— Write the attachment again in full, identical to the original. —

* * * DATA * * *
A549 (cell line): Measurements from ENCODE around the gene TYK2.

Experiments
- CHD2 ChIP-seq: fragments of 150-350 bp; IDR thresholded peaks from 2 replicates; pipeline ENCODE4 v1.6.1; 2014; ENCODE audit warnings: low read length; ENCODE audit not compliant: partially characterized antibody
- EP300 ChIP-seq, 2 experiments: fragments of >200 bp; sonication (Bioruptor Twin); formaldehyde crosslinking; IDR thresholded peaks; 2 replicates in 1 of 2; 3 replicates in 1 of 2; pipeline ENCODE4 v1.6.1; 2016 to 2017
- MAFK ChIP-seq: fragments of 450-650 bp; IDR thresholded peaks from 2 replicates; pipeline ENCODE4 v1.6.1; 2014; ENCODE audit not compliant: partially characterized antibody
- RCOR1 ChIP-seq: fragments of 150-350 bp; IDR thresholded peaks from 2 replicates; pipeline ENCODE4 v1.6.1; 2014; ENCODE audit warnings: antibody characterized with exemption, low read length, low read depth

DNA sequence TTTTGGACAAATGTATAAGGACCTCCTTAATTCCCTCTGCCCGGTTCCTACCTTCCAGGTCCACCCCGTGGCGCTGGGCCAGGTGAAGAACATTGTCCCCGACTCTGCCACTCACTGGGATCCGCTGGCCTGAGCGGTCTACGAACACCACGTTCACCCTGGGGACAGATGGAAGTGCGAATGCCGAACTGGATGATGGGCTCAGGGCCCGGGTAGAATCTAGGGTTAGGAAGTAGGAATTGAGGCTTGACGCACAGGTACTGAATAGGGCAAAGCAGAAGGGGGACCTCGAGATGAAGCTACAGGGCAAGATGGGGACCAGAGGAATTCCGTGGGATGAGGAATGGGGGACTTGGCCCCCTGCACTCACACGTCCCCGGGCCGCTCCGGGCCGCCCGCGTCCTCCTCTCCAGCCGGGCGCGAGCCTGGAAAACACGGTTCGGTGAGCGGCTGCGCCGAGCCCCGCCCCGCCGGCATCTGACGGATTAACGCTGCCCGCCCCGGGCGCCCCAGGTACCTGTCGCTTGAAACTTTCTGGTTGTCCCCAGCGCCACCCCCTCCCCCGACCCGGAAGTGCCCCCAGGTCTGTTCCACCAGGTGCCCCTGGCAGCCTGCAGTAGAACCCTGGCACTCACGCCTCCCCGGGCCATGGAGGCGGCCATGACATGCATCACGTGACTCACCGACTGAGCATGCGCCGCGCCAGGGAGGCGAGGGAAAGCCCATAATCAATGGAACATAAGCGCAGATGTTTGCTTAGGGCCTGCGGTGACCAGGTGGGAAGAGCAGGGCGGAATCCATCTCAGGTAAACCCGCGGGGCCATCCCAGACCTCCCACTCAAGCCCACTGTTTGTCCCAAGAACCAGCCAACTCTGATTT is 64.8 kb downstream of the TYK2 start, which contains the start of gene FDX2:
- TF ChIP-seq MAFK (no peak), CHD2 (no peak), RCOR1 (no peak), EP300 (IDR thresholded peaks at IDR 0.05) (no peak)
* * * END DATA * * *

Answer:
A549 (cell line): Measurements from ENCODE around the gene TYK2.

Experiments
- CHD2 ChIP-seq: fragments of 150-350 bp; IDR thresholded peaks from 2 replicates; pipeline ENCODE4 v1.6.1; 2014; ENCODE audit warnings: low read length; ENCODE audit not compliant: partially characterized antibody
- EP300 ChIP-seq, 2 experiments: fragments of >200 bp; sonication (Bioruptor Twin); formaldehyde crosslinking; IDR thresholded peaks; 2 replicates in 1 of 2; 3 replicates in 1 of 2; pipeline ENCODE4 v1.6.1; 2016 to 2017
- MAFK ChIP-seq: fragments of 450-650 bp; IDR thresholded peaks from 2 replicates; pipeline ENCODE4 v1.6.1; 2014; ENCODE audit not compliant: partially characterized antibody
- RCOR1 ChIP-seq: fragments of 150-350 bp; IDR thresholded peaks from 2 replicates; pipeline ENCODE4 v1.6.1; 2014; ENCODE audit warnings: antibody characterized with exemption, low read length, low read depth

DNA sequence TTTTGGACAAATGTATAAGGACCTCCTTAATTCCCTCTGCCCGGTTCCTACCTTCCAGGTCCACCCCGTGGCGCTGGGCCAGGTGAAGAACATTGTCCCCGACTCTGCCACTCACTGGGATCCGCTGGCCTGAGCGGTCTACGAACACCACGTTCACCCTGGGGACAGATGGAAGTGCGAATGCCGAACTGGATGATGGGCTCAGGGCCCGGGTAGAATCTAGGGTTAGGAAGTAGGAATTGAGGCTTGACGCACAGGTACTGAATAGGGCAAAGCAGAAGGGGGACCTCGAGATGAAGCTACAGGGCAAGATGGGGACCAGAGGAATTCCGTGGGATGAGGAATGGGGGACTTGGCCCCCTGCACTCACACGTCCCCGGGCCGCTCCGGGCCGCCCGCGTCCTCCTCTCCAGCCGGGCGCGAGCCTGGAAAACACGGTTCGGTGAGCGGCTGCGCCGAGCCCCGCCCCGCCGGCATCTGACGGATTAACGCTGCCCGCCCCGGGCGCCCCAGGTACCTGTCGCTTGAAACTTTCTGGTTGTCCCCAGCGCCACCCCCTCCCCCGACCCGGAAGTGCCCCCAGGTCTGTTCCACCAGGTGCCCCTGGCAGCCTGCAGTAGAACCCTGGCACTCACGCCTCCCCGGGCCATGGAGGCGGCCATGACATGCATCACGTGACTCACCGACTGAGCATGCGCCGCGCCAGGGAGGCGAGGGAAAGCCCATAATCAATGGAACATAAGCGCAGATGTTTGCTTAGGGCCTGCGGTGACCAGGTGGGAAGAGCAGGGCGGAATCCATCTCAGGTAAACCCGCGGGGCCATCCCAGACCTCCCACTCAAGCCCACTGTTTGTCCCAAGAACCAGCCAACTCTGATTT is 64.8 kb downstream of the TYK2 start, which contains the start of gene FDX2:
- TF ChIP-seq MAFK (no peak), CHD2 (no peak), RCOR1 (no peak), EP300 (IDR thresholded peaks at IDR 0.05) (no peak)